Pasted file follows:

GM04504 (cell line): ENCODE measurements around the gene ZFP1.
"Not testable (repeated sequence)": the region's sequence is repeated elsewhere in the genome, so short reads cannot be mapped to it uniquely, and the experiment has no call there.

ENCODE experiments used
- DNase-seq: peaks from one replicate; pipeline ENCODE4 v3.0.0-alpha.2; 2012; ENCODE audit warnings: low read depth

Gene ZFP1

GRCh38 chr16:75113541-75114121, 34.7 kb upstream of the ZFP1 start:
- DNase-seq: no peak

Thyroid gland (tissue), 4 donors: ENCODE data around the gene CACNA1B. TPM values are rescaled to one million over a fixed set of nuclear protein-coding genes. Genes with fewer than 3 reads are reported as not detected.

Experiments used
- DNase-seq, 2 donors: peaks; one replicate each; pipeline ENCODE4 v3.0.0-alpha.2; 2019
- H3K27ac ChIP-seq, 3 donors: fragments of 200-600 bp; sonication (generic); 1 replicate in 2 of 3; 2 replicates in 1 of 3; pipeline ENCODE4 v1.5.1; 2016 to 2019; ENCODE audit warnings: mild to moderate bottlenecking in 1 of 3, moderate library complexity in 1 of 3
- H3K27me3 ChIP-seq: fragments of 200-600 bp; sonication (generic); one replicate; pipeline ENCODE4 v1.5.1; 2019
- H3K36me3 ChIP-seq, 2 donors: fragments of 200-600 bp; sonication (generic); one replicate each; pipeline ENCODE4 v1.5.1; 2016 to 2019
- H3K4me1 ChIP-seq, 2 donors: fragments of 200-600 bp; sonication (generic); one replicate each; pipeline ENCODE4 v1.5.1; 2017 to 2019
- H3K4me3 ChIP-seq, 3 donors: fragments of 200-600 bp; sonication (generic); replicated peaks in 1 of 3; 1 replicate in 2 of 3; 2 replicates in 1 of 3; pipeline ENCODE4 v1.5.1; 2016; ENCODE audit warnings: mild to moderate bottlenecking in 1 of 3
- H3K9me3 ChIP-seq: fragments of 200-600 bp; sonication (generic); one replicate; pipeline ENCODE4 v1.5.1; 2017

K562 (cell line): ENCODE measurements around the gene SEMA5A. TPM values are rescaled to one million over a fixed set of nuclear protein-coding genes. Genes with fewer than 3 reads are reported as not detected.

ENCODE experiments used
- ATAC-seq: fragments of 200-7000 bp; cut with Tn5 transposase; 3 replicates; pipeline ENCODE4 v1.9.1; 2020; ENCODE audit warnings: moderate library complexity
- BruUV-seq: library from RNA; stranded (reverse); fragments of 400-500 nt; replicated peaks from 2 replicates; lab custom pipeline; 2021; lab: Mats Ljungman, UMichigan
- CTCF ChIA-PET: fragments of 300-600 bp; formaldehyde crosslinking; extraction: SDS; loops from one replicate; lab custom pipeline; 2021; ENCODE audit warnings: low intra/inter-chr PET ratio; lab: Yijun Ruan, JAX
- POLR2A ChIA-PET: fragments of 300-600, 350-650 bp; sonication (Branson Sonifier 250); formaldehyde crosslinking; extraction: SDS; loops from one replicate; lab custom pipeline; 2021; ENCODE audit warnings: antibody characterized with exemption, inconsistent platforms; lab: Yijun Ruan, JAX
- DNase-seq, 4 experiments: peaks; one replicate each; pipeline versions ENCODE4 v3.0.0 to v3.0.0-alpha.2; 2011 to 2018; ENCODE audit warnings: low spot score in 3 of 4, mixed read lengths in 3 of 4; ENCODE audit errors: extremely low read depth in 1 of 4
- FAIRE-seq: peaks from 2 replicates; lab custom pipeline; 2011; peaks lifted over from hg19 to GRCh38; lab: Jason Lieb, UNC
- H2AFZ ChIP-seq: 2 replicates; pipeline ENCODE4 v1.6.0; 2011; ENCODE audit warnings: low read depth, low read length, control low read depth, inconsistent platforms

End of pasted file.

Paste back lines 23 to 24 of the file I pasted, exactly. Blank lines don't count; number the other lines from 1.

- DNase-seq, 4 experiments: peaks; one replicate each; pipeline versions ENCODE4 v3.0.0 to v3.0.0-alpha.2; 2011 to 2018; ENCODE audit warnings: low spot score in 3 of 4, mixed read lengths in 3 of 4; ENCODE audit errors: extremely low read depth in 1 of 4
- FAIRE-seq: peaks from 2 replicates; lab custom pipeline; 2011; peaks lifted over from hg19 to GRCh38; lab: Jason Lieb, UNC